Here we see the first Merchant Navy Class tender locomotives, an increased range for the Hall Class, and also the new Class Five mixed traffic locomotive. These designs would remain with Graham Farish until their take-over. General Purpose tank locomotives also make their debut.
For the first time we see the advertising of accessories such as brushes & springs for 68p and loco buffers for 75p - the beginnings of what Graham Farish would become; a model railway manufacturer selling not just the models but the spares to go with them. We even see chassis advertised without bodies for the first time, something that was to appeal to the body kit building fraternity.
A nice touch at the bottom right of this advertisement is the small text box, detailing that the reverse is an oil painting by E. Bottomly, commissioned by Graham Farish and for sale for GBP4.50. Perhaps you have one of these, or a similar one from the collection, at home.
For the real eagle eyed, at the very bottom of the page on the right is the VAT rate of the time ... guess how much it is?
|1980 & January 1980 Toyfair New Releases - 24 pages;
A new format landscape catalogue for Graham Farish. Whilst the Graham Farish logo and font on the cover of this edition had been seen on the 1978 release, this is the first time we see it in yellow and it is the branding which is still recognisable to this day, under the ownership of Kader / Bachmann. Layouts are used to good effect for the first time to display locomotives and rolling stock, a trend that would continue throughout their publications. Additionally, we see a clear and concise "side on letterbox" view of the stock for the first time. Although not much text in this edition, it was a keen introduction to future editions.
|1981 Catalogue - 20 pages;
Following on from the 1980 catalogue, 1981 sees the addition of more steam locomotives and rolling stock, and also the introduction of what will be a long continued range - the block building with self adhesive panels (released in 1980 but first appearing in the 1981 catalogue). We also see for the first time, passenger and goods train sets.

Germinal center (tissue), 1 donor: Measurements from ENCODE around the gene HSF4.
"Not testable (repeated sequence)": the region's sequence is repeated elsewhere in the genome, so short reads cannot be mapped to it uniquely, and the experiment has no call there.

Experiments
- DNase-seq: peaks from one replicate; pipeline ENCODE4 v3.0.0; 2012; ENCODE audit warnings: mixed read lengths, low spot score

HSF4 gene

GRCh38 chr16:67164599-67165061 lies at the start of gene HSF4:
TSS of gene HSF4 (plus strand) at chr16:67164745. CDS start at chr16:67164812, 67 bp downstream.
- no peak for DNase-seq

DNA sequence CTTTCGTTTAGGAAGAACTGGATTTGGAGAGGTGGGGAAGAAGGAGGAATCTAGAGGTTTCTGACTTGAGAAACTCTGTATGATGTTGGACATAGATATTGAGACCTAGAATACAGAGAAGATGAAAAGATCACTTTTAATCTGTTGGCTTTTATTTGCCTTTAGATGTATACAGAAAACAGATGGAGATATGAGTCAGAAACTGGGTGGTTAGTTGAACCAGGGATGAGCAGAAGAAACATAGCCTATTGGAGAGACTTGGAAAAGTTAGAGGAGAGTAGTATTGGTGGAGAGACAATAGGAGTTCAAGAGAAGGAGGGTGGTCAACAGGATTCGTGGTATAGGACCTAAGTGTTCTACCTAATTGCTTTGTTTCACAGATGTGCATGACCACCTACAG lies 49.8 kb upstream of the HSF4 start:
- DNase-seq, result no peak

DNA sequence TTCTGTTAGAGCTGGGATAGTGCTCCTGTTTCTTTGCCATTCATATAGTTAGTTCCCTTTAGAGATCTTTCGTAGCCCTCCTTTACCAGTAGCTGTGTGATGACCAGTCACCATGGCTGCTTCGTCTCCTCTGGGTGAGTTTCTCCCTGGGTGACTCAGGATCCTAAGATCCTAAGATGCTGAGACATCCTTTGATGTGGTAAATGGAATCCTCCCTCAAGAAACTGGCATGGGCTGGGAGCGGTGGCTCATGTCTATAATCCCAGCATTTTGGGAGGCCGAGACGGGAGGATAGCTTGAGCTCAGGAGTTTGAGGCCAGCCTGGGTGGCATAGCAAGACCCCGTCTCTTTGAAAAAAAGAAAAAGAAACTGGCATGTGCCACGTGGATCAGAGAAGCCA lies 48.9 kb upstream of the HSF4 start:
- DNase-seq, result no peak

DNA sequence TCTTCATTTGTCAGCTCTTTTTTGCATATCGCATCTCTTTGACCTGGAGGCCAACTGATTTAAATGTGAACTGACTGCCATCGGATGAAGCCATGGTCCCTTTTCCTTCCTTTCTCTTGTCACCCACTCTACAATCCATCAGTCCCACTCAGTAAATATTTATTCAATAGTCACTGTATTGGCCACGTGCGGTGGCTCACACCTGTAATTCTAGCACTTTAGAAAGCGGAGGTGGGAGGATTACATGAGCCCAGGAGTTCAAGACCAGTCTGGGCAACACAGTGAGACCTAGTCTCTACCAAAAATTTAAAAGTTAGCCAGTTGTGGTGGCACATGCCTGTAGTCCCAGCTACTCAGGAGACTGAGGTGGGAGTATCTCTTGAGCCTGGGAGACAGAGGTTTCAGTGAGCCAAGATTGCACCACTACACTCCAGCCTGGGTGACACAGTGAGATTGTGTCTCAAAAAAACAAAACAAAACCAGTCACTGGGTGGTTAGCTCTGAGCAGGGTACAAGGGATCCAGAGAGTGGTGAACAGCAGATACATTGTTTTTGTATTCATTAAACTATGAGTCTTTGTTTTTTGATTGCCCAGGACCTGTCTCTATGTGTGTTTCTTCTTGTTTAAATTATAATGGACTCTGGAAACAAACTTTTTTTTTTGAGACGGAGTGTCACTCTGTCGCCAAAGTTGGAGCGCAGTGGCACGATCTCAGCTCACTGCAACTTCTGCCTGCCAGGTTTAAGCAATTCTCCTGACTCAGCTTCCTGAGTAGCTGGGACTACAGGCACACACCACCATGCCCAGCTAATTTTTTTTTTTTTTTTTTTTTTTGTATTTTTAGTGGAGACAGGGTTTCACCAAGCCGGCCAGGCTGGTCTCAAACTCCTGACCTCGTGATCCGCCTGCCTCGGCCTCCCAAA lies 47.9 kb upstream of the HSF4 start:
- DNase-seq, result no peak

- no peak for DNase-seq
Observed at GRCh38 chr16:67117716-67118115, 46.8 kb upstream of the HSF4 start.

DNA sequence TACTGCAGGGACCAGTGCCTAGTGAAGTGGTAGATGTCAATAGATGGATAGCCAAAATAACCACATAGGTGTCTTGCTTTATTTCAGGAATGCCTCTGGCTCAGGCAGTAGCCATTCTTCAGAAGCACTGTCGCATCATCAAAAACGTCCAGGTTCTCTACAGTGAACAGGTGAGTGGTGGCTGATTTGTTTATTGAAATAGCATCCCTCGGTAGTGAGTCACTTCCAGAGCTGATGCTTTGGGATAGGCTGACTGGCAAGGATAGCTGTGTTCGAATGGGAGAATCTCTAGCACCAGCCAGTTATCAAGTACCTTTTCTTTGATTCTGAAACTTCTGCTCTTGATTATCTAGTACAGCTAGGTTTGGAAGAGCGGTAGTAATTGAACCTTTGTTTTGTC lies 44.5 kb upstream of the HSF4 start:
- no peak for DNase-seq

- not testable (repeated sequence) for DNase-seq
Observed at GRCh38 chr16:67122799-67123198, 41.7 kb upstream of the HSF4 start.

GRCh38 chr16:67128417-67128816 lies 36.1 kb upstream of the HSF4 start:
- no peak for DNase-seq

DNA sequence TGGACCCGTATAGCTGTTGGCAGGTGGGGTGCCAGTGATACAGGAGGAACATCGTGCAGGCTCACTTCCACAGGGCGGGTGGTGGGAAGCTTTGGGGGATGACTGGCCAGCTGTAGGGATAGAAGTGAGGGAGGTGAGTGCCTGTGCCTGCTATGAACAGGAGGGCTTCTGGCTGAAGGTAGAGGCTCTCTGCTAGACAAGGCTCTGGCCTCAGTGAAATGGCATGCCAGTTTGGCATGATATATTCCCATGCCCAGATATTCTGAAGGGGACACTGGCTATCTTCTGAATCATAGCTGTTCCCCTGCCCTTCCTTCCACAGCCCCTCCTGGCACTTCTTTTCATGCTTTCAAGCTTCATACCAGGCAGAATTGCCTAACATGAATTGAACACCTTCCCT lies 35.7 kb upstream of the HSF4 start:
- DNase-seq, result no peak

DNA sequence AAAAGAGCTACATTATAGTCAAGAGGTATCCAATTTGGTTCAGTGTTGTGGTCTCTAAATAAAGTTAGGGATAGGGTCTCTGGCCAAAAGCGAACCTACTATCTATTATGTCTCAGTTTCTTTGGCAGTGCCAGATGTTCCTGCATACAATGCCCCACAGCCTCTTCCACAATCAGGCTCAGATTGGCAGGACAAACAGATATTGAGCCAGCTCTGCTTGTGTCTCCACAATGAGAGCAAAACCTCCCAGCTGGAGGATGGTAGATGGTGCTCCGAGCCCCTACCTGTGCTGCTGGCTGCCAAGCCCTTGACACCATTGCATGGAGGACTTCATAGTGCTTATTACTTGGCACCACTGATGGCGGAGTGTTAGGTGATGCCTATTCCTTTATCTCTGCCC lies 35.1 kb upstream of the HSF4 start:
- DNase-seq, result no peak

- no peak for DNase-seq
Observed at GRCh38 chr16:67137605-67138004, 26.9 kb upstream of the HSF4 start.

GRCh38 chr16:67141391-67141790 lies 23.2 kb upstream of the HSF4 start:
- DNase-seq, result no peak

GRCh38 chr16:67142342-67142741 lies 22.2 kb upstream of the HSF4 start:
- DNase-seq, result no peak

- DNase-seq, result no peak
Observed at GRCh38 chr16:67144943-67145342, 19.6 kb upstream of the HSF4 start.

|1983 Catalogue - 36 pages;
A significant expansion occurs during this period with not only the release of the first diesels but also the first models sporting the BR corporate blue scheme. We see the class 20, class 47, HST, class 37, class 08 shunter and DMU 101's. Great use of photography is used to display some of these models on a fantastic layout. We see, for the first time, Magnum Layouts, although in this edition they are not named as such. The buildings range has also been expanded. Three points of note for this catalogue;
1) The company bring more text into their publications, with an article, including pictures, titled "The Making of Masterpieces", outlinging the diecasting process of manufacture. Note the sums mentioned, more than GBP15,000 developing a class 47 and GBP7,000 for developing a standard locomotive body.
2) An article on page 31 titled "N Gauge - A Hobby for a Lifetime. A very nice touch for those entering the hobby.
3) A first look, on page 35, at the new motorised bogie for the HST and DMU 101, the class 08 chassis and the class 47 chassis, also used in the class 37.
|Graham Farish Releases - January 1984 to January 1985 - 8 pages;
Whilst more of a supplement and only a slim 8 pages, this edition is packed full of new releases. We are introduced to the class 50 for the first time in "Sir Edward Elgar", although it does mention that this is joining the class 50's "Tameraire" & "Vanguard", suggesting that these models were released earlier. We see the class 55 for the first time, as well as 57ft gangwayed brake coaches, newspaper packing and express parcels bogie vehicles, the HST in the smart BR "Executive" livery, the first look at the class 25 diesel, and the addition of the Duchess Class, outlined on page 7. The buildings range is also added to, with an upper and lower high street and warehouse, amongst others.